charge read, which was reduced under the following heads:--1. That he

was a derider of the papal dignity;--2. An opposer of the pope;--3. An

enemy to the cardinals;--4. A persecutor of the prelates;--and 5. A

hater of the christian religion.

The trial of Jerom was brought on the third day after his accusation and

witnesses were examined in support of the charge. The prisoner was

prepared for his defence, which appears almost incredible, when we

consider he had been three hundred and forty days shut up in loathsome

prisons, deprived of daylight, and almost starved for want of common

necessaries. But his spirit soared above these disadvantages, under

which a man less animated would have sunk; nor was he more at a loss for

quotations from the fathers and ancient authors than if he had been

furnished with the finest library.

The most bigoted of the assembly were unwilling he should be heard,

knowing what effect eloquence is apt to have on the minds of the most

prejudiced. At length, however, it was carried by the majority, that he

should have liberty to proceed in his defence, which he began to such an

exalted strain of moving elocution, that the heart of obdurate zeal was

seen to melt, and the mind of superstition seemed to admit a ray of

conviction. He made an admirable distinction between evidence as resting

upon facts, and as supported by malice and calumny. He laid before the

assembly the whole tenor of his life and conduct. He observed that the

greatest and most holy men had been known to differ in points of

speculation, with a view to distinguish truth, not to keep it concealed.

He expressed a noble contempt of all his enemies, who would have induced

him to retract the cause of virtue and truth. He entered upon a high

encomium of Huss; and declared he was ready to follow him in the

glorious track of martyrdom. He then touched upon the most defensible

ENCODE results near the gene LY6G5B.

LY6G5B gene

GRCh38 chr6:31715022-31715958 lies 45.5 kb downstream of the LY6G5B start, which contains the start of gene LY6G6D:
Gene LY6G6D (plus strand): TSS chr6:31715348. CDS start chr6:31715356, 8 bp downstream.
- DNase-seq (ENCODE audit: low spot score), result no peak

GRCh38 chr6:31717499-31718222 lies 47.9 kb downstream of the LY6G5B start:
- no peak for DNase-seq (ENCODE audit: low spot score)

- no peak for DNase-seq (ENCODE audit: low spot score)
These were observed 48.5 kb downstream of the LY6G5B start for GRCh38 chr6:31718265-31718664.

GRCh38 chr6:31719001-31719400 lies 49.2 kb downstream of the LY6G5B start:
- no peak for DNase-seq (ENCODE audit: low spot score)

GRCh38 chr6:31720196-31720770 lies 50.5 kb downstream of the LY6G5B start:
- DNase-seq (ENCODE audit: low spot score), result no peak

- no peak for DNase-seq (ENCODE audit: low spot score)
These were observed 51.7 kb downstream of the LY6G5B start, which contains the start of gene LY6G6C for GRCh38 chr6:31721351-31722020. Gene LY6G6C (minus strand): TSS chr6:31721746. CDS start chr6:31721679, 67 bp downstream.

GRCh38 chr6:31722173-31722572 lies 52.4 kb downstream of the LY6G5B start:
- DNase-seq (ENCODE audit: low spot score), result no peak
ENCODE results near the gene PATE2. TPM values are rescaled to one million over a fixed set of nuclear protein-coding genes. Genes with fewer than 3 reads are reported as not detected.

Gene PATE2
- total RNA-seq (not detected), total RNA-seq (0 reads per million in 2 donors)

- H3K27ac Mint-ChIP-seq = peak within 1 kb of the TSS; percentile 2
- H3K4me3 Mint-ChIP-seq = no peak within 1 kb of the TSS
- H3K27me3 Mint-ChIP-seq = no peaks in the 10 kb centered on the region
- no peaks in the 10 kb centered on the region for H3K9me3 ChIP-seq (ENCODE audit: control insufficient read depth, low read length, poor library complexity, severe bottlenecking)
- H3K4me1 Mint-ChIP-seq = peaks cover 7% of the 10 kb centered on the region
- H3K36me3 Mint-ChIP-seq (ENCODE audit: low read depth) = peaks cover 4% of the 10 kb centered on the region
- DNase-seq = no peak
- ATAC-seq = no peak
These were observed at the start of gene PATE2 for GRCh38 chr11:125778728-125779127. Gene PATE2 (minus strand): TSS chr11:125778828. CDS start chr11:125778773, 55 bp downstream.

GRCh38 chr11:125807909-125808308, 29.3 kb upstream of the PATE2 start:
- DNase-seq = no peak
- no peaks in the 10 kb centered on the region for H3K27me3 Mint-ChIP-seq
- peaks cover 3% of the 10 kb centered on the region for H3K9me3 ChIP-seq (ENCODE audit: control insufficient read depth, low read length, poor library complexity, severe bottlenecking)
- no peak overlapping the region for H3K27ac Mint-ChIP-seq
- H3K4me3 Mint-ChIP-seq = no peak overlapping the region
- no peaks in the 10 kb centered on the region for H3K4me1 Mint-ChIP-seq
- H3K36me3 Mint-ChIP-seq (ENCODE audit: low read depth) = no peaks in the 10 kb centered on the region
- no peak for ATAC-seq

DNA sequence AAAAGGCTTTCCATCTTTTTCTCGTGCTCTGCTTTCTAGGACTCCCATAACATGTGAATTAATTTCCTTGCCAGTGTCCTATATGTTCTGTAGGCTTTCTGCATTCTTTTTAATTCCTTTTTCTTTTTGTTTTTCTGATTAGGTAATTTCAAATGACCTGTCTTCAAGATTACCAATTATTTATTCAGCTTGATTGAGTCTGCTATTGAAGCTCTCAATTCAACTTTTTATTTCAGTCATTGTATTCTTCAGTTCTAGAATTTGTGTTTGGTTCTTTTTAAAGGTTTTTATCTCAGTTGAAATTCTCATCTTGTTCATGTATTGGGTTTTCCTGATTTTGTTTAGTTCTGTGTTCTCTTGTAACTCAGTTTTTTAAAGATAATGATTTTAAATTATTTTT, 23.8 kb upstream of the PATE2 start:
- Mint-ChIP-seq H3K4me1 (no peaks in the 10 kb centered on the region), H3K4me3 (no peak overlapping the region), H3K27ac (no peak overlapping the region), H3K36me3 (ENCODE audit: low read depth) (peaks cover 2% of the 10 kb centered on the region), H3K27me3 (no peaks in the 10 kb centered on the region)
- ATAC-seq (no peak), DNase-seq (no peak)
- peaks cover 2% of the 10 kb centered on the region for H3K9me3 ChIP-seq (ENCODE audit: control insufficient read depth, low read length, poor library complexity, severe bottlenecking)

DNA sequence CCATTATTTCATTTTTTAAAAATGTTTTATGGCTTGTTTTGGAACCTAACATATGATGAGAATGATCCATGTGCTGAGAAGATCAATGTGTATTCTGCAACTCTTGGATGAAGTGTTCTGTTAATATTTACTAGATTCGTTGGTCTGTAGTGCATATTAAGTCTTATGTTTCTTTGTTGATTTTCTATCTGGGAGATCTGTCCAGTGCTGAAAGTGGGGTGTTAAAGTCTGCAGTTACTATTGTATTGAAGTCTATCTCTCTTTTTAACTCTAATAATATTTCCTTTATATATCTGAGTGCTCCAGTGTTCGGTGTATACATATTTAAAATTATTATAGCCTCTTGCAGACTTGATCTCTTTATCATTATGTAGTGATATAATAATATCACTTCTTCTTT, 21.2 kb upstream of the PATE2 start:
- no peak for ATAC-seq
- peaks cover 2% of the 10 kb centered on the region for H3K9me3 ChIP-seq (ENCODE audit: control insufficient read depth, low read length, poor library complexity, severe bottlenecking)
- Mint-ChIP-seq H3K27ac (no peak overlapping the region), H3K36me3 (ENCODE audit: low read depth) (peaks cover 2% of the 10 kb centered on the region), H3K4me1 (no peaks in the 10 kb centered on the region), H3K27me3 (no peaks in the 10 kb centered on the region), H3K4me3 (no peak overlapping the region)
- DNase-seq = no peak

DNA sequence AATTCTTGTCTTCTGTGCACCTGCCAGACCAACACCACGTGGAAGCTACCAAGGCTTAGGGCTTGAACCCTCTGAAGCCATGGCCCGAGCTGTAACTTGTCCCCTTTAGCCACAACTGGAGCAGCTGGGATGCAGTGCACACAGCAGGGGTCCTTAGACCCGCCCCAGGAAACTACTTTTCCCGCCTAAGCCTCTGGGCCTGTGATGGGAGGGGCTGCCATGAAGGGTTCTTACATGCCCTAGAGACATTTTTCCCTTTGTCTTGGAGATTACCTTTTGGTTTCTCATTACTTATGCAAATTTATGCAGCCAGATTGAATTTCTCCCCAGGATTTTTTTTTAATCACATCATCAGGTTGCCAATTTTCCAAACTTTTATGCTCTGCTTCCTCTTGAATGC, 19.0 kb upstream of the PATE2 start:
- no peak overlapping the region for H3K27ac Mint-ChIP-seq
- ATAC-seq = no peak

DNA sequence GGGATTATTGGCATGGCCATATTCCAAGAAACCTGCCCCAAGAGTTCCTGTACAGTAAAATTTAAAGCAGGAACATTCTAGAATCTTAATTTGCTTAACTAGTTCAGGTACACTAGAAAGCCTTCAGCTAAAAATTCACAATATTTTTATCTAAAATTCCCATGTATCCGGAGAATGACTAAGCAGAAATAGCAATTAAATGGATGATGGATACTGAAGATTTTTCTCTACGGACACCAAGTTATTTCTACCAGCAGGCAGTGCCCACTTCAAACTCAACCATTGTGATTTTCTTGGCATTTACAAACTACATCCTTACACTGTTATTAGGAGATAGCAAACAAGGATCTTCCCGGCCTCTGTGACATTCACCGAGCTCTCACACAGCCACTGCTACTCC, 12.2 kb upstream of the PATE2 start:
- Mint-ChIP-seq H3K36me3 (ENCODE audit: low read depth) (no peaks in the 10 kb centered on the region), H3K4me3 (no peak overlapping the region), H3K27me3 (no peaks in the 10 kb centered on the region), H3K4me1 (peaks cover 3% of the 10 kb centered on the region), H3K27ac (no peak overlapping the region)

doctrines of Wickliffe; and concluded with observing that it was far

from his intention to advance any thing against the state of the church

of God; that it was only against the abuse of the clergy he complained;

and that he could not help saying, it was certainly impious that the

patrimony of the church, which was originally intended for the purpose

of charity and universal benevolence, should be prostituted to the pride

of the eye, in feasts, foppish vestments, and other reproaches to the

name and profession of christianity.

The trial being over, Jerom received the same sentence that had been

passed upon his martyred countryman. In consequence of this he was, in

the usual style of popish affectation, delivered over to the civil

power: but as he was a layman, he had not to undergo the ceremony of

degradation. They had prepared a cap of paper painted with red devils,

which being put upon his head, he said, "Our Lord Jesus Christ, when he

suffered death for me a most miserable sinner, did wear a crown of

thorns upon his head, and for His sake will I wear this cap."

Two days were allowed him in hopes that he would recant; in which time

the cardinal of Florence used his utmost endeavours to bring him over.

But they all proved ineffectual. Jerom was resolved to seal the doctrine

with his blood; and he suffered death with the most distinguished


In going to the place of execution he sung several hymns, and when he

came to the spot, which was the same where Huss had been burnt, he knelt

down, and prayed fervently. He embraced the stake with great

cheerfulness, and when they went behind him to set fire to the fagots,

he said, "Come here, and kindle it before my eyes; for if I had been

afraid of it, I had not come to this place." The fire being kindled, he

sung a hymn, but was soon interrupted by the flames; and the last words

he was heard to say these:--"This soul in flames I offer."

The elegant Pogge, a learned gentleman of Florence, secretary to two

popes, and a zealous but liberal catholic, in a letter to Leonard

Arotin, bore ample testimony of the extraordinary powers and virtues of

Jerom whom he emphatically styles, A prodigious man!